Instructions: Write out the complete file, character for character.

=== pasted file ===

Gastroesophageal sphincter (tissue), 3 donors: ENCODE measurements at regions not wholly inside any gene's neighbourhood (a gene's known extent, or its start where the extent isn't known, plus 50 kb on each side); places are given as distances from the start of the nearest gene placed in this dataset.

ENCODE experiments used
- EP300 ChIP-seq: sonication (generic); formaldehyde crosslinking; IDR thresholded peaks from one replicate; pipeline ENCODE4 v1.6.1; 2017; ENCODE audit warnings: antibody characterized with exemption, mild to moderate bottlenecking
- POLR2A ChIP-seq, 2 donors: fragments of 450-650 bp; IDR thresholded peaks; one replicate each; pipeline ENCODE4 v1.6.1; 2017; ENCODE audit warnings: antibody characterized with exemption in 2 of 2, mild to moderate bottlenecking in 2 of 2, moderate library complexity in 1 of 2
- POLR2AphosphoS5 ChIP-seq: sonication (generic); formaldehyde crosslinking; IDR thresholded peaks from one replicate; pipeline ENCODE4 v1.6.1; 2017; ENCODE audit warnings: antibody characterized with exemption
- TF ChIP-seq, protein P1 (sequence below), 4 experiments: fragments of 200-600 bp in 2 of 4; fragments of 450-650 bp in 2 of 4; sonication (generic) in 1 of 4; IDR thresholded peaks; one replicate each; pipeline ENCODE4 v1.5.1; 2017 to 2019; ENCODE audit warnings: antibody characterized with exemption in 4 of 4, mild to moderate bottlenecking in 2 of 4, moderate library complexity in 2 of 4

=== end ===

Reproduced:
Gastroesophageal sphincter (tissue), 3 donors: ENCODE measurements at regions not wholly inside any gene's neighbourhood (a gene's known extent, or its start where the extent isn't known, plus 50 kb on each side); places are given as distances from the start of the nearest gene placed in this dataset.

ENCODE experiments used
- EP300 ChIP-seq: sonication (generic); formaldehyde crosslinking; IDR thresholded peaks from one replicate; pipeline ENCODE4 v1.6.1; 2017; ENCODE audit warnings: antibody characterized with exemption, mild to moderate bottlenecking
- POLR2A ChIP-seq, 2 donors: fragments of 450-650 bp; IDR thresholded peaks; one replicate each; pipeline ENCODE4 v1.6.1; 2017; ENCODE audit warnings: antibody characterized with exemption in 2 of 2, mild to moderate bottlenecking in 2 of 2, moderate library complexity in 1 of 2
- POLR2AphosphoS5 ChIP-seq: sonication (generic); formaldehyde crosslinking; IDR thresholded peaks from one replicate; pipeline ENCODE4 v1.6.1; 2017; ENCODE audit warnings: antibody characterized with exemption
- TF ChIP-seq, protein P1 (sequence below), 4 experiments: fragments of 200-600 bp in 2 of 4; fragments of 450-650 bp in 2 of 4; sonication (generic) in 1 of 4; IDR thresholded peaks; one replicate each; pipeline ENCODE4 v1.5.1; 2017 to 2019; ENCODE audit warnings: antibody characterized with exemption in 4 of 4, mild to moderate bottlenecking in 2 of 4, moderate library complexity in 2 of 4